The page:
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PSEG: "Team Proactively Shut Off the Power"

Utility details operations at New Milford substation during flooding

PSE&G posted a press release to their site on Tuesday, explaining the actions they took on Sunday as the Hackensack River rose to nearly 12 feet and submerged the switching station in New Milford on Henley Avenue.

Here is the release in its entirety:

PSE&G’s 20 acre New Milford Switching Station is not without its challenges. The site is located near the Hackensack River in the town of New Milford and is subject to flooding when the river overflows its banks.

During Hurricane Irene the Hackensack River crested at more than 11 feet, the second-highest recorded level and nearly six feet above flood stage. In some areas of the property, the water was more than three feet deep, causing much of the high voltage equipment in the station to become submerged. 

In order to be prepared for such an event, engineers at PSE&G’s Palisades Division developed a contingency plan to ensure continuity of electric service for the 40,000 customers who are supplied from that station.  The plan includes switching the affected distribution circuits to alternate substations and installing mobile transformers in local streets and parking lots in order to keep the lights on.

As the river began to surge and spill onto the station property, the team proactively shut off the power to the station in order to prevent the equipment from failing.  “Our contingency plan minimized equipment damage and allowed us to restore service to the affected customers more expeditiously,” said Hal Izzo, Distribution Manager – Electric Maintenance at Palisades Division. “We worked closely with the municipalities to coordinate our efforts to maintain safe and reliable electric service for our customers.”

As the Hackensack River began to recede, clean up of the switching station and all of its equipment had already started. Crews began the long and tedious process of inspecting, repairing, maintaining and drying out all of the equipment.  Once that is completed, the equipment must be tested before returning it to service.  “Cleaning up a site after a controlled shut down is a better alternative than risking equipment failure by leaving it energized and hoping that it does not catch fire or explode when affected by the water,” said Izzo.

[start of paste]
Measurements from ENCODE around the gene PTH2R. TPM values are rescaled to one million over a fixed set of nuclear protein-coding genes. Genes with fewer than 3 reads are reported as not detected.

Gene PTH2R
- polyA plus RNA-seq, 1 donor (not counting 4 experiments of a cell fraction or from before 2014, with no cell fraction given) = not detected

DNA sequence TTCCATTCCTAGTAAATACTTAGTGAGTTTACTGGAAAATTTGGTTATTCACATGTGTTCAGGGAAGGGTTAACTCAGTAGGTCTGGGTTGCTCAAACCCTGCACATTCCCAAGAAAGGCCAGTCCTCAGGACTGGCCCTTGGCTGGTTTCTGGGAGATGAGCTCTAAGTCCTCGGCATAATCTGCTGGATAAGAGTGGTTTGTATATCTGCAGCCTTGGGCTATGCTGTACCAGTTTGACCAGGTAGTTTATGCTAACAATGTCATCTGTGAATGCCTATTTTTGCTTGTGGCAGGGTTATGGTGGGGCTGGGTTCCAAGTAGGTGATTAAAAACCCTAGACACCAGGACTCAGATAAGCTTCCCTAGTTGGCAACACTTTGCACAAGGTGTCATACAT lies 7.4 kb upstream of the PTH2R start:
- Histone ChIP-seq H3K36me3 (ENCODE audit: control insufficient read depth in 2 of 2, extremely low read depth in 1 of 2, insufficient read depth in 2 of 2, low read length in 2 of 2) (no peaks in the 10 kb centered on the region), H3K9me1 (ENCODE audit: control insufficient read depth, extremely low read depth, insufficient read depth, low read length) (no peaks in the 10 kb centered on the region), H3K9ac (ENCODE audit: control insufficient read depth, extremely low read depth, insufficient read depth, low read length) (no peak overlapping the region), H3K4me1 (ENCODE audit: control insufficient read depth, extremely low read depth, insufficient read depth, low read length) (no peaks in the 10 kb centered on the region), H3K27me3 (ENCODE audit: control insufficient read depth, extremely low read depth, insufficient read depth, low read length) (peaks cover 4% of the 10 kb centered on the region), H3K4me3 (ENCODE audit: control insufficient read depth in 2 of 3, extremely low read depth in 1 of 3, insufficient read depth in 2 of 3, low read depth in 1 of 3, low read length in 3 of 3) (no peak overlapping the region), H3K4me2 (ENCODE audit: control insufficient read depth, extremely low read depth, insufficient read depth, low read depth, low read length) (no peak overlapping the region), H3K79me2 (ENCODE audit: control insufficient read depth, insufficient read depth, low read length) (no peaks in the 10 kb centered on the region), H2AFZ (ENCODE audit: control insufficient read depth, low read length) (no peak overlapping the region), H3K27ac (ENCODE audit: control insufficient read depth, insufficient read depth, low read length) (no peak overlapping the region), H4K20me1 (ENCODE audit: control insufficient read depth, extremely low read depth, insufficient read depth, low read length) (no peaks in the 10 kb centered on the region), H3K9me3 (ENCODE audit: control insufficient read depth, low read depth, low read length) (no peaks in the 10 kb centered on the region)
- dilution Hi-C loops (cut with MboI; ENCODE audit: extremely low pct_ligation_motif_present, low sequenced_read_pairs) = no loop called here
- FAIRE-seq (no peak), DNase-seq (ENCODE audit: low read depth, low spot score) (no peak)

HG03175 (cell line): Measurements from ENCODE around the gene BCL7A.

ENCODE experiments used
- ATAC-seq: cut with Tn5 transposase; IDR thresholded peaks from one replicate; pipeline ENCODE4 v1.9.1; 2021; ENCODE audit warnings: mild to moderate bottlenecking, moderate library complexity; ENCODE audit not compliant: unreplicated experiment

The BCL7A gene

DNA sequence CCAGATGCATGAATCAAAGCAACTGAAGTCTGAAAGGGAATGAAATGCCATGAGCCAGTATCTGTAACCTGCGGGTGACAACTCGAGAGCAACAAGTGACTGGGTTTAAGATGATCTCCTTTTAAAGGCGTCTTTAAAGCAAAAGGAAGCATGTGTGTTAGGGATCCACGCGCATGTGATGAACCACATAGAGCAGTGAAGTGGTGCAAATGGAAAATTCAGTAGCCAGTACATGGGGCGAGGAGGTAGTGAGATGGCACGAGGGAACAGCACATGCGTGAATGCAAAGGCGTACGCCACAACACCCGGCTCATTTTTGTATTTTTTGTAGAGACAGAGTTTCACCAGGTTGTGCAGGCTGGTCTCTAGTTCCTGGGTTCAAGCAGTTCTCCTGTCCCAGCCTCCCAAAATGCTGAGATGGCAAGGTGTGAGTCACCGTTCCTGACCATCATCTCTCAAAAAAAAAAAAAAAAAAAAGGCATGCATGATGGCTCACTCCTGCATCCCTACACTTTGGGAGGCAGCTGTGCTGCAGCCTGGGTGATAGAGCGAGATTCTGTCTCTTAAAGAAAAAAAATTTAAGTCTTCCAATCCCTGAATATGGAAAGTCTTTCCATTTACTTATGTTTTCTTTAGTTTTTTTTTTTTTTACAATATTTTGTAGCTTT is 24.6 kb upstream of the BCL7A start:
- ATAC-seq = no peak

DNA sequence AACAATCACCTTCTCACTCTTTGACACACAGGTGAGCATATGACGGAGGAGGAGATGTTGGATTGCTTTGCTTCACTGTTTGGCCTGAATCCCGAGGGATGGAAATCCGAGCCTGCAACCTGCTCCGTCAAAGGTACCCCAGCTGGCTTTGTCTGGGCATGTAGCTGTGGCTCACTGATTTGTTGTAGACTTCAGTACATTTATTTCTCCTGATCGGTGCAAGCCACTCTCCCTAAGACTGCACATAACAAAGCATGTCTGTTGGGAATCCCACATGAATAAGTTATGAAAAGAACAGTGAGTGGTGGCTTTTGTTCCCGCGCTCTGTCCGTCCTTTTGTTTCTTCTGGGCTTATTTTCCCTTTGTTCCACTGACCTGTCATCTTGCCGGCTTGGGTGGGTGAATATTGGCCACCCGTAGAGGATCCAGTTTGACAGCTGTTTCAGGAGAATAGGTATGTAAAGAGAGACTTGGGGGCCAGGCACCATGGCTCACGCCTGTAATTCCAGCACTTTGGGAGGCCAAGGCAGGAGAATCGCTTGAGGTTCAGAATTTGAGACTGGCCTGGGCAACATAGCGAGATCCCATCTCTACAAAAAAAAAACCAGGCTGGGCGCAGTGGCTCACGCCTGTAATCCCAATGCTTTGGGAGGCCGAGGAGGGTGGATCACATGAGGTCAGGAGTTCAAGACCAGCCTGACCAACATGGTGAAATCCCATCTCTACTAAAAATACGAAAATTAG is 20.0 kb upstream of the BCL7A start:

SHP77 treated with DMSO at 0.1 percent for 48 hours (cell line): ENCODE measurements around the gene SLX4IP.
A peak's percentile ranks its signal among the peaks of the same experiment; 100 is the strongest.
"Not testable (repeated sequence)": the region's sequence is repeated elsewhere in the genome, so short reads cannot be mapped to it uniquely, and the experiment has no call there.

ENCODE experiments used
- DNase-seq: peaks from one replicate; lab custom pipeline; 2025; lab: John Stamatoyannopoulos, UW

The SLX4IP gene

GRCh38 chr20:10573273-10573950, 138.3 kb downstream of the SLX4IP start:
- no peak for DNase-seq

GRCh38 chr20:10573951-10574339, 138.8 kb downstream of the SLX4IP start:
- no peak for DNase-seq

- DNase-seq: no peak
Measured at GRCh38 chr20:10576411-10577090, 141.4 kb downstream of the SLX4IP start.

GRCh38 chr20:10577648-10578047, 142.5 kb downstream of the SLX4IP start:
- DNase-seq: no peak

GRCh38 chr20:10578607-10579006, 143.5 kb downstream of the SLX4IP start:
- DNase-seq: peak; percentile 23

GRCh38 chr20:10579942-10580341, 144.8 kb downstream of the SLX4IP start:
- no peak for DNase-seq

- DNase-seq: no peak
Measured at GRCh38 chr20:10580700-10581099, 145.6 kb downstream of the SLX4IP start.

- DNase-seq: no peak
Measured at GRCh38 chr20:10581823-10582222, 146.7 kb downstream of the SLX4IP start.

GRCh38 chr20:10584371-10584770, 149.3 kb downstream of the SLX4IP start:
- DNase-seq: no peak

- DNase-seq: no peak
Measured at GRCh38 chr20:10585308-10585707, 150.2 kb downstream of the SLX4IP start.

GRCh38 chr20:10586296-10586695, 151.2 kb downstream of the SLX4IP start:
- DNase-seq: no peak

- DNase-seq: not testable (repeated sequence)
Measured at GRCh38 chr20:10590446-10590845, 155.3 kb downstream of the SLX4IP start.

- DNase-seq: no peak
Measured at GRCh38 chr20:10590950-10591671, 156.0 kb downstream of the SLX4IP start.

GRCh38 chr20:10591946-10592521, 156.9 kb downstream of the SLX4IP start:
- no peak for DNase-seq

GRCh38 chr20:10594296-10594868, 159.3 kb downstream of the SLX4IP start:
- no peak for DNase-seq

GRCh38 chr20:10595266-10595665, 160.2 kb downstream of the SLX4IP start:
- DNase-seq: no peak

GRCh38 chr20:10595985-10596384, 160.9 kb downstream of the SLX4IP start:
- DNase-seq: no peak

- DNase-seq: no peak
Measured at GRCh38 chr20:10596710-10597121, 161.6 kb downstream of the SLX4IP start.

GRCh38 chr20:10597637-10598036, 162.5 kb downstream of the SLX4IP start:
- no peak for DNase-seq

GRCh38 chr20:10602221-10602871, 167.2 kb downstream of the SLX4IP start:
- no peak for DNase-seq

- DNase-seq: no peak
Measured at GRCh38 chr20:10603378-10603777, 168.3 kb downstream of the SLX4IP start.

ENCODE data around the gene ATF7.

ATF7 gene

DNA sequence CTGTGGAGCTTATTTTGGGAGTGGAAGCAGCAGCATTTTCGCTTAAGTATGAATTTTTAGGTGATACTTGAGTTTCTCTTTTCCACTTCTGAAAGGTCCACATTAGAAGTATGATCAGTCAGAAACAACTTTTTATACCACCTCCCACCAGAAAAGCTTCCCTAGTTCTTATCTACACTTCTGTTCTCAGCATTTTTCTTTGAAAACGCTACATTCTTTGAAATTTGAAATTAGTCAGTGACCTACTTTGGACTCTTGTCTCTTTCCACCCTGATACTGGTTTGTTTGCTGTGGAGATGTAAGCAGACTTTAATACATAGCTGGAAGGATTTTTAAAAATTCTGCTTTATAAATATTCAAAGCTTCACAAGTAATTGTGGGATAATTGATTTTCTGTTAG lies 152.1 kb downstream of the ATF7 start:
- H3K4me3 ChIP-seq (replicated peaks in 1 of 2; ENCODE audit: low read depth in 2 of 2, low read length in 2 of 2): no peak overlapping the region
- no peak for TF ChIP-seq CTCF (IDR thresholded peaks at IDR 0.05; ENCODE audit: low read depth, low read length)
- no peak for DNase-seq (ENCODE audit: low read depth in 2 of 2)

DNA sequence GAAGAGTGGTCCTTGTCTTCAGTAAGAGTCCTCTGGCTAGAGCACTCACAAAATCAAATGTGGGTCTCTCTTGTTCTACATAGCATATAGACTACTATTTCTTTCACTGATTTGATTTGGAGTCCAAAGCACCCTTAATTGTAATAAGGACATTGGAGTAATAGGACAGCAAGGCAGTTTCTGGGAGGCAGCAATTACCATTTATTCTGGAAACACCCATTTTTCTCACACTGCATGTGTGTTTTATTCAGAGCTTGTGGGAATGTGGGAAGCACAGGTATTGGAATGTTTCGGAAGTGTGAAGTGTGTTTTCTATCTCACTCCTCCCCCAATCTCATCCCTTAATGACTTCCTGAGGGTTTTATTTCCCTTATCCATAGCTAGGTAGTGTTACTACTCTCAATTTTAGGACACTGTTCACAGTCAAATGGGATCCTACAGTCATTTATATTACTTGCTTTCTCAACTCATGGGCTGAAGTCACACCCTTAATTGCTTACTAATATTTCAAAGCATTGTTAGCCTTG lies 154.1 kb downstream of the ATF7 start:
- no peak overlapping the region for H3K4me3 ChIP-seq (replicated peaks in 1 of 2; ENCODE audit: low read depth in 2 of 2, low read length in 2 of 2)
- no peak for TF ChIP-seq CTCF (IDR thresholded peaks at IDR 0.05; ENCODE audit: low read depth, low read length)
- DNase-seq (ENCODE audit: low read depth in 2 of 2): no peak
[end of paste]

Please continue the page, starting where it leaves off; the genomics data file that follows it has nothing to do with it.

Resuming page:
Ann Subrizi August 31, 2011 at 09:33 PM
NOTE TO PSEG- Who did you call in New Milford? We had no idea the power was being cut around 3PM? There was no coordination, as you stated above, with this municipality. I was in touch with the OEM team all day long, and on the ground. I spent all day Monday at Boro Hall, which was closed, answering phones. No calls from PSEG, I can assure you. In the future, please coordinate with us, for real. Mayor Ann Subrizi, New Milford “We worked closely with the municipalities to coordinate our efforts to maintain safe and reliable electric service for our customers.”
Pat September 01, 2011 at 12:34 AM
You tell 'em Madam Mayor.
Sue September 01, 2011 at 02:42 PM
I think it about time they move an electrical substation from a flood plain. There has to be a better site for all, really! Plus I can tell you the blackouts are uneven since I see lights on all around my house the entire storm and after.
Denise September 01, 2011 at 06:43 PM
What came first? The chicken or the egg? The Hackensack River has been around for a long time. Who was the idiot that decided to build an electrical substation next to a river that is known to flood?
Susan Wasserman September 01, 2011 at 08:54 PM
Susan 4.42pm Thursday September 1, 2011 Every time the Hackensack River floods the electrical substation in New Milford it makes me wonder who in their right mind decided to put it there and why is nobody doing anything to relocate it. The time and money PSE&G have to spend after every flood to restore power to New Milford plusthe disruption it causes home and business owners in the town must surely warrant moving it out of a flood zone. It is just common sense to do so!

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